Who Has Supernatural Faith?

Which human persons possess the infused theological virtue of faith?

1. Persons who have just been baptized with water in the formal Sacrament of baptism.
2. Baptized persons who have not committed any actual mortal sin.
3. Baptized persons who have committed any actual mortal sin, but have repented and returned to the state of grace by at least imperfect contrition and the Sacrament of Confession, or by perfect contrition (with the obligation of subsequent confession, if possible).
4. Baptized persons who have lost the state of grace by an actual mortal sin, but not by a sin that gravely offends against the virtue of faith itself. Such persons (the former) lose love and hope, but retain faith.
5. Baptized Christians who are non-Catholic, even if they have beliefs that differ substantially from the Catholic faith, in cases 1 through 4 above.
6. Persons who have received a baptism of desire, even if implicit.
7. Non-Christian believers who have received an implicit baptism of desire by the selfless love of God, done in full cooperation with grace.
8. Non-believers who have received an implicit baptism of desire by the selfless love of neighbor, which always includes, at least implicitly, the love of God, done in full cooperation with grace.
9. Prenatals, infants, and young children who die at that young age, without a baptism of water or desire, receive supernatural faith, love, and hope by a baptism of blood.
10. The Blessed Virgin Mary from her Immaculate Conception, and the human nature of Jesus Christ, from His Incarnation/conception.

Which human persons do not have the theological virtue of faith?

A. Human persons who have never received any form of baptism.
B. Human persons who received some form of baptism, and who then committed an actual mortal sin against faith, so as to lose love, faith, and hope.

by
Ronald L. Conte Jr.
Roman Catholic theologian
* My books of theology
* My translation of the Bible (the CPDV)
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10 Responses to Who Has Supernatural Faith?

  1. erm6 says:

    Hi Ron,

    In today’s world, whom do you consider a non-Christian believer (7) and whom do you consider a non-believer (8)?

    I’m thinking of the passage of your newsletter when you pointed out the similarity of the Romans’ religion to atheism. I’m wondering if you might think similarly about some religions of today. “Consider the Centurion. He was not a disciple of Christ and not a Jew. He must have adhered to the Roman pagan religion of gods and goddesses, or he would not have been promoted to Centurion. A pagan religion as practiced by the Romans or the Greeks is essentially atheism. There is no perfect infinite all-knowing all-powerful creator-God. Their religion had no sound moral teachings, no love of God and neighbor. So the Centurion was essentially an atheist.”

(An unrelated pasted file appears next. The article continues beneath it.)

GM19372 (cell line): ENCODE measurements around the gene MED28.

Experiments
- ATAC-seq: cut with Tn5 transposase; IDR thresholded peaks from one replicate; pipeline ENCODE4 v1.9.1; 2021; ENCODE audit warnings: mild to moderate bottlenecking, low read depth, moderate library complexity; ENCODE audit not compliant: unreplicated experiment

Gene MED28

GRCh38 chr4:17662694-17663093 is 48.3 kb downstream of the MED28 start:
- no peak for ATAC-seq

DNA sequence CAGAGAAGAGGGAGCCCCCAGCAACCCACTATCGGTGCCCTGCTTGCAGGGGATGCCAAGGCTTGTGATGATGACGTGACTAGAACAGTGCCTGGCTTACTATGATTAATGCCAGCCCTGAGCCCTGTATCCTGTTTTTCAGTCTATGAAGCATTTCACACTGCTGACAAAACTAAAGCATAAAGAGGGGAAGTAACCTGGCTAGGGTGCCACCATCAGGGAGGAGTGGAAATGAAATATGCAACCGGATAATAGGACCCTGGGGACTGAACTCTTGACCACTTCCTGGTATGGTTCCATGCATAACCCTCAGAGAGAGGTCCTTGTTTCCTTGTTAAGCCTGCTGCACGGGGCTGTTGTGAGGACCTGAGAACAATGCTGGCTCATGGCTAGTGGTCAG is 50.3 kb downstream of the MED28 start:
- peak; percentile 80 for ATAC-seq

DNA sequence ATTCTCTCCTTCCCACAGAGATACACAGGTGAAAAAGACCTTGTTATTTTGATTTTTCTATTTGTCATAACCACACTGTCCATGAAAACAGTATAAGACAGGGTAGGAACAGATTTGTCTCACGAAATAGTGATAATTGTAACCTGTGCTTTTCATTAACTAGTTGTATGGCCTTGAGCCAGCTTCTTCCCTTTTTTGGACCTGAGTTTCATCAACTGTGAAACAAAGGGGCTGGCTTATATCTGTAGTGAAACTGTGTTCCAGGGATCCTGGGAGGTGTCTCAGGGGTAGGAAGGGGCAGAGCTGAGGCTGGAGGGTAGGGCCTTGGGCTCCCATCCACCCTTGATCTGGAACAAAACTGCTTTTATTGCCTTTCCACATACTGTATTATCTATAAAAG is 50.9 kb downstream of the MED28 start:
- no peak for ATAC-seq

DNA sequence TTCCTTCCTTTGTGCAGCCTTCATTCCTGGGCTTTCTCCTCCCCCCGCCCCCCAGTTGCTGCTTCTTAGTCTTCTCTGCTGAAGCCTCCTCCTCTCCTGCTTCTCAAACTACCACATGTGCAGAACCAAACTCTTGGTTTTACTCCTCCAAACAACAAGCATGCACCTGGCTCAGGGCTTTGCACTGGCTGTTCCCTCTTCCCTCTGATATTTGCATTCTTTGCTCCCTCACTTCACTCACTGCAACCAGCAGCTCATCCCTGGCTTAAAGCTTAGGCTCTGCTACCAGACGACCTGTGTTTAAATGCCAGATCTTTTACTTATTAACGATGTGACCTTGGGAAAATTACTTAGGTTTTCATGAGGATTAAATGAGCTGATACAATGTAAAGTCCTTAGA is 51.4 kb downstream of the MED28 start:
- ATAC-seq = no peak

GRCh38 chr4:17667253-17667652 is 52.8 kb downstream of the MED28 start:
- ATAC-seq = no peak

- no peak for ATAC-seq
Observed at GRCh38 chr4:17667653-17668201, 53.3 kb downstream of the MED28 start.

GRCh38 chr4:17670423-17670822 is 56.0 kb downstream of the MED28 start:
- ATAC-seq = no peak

• Ron Conte says:

      I go through the religions of today in my book, Forgiveness and Salvation for Everyone. There are folk religions in the world today which are like the Romans’ religion with gods and goddesses. These religions have too little in them of true religion, so they are essentially like atheism. Agnosticism is a type of non-belief, even if the view is that God may exist but it doesn’t matter. On the other hand, any religion that teaches love of God and neighbor helps the believer get to Heaven. Religions that lack the teaching of love can be more of a hindrance.

  2. Denis says:

    Ron, it would appear that the conservative schism, predicted by you, has officially begun. Can you comment on Cardinal Muller’s ‘MANIFESTO’ please?

  3. aoomow says:

    “5. Baptized Christians who are non-Catholic, even if they have beliefs that differ substantially from the Catholic faith, in cases 1 through 4 above.”

    They may have faith if they are invincibly ignorant.

    6. Persons who have received a baptism of desire, even if implicit.

    Only those who believe explicitly in the Trinity and the Incarnation.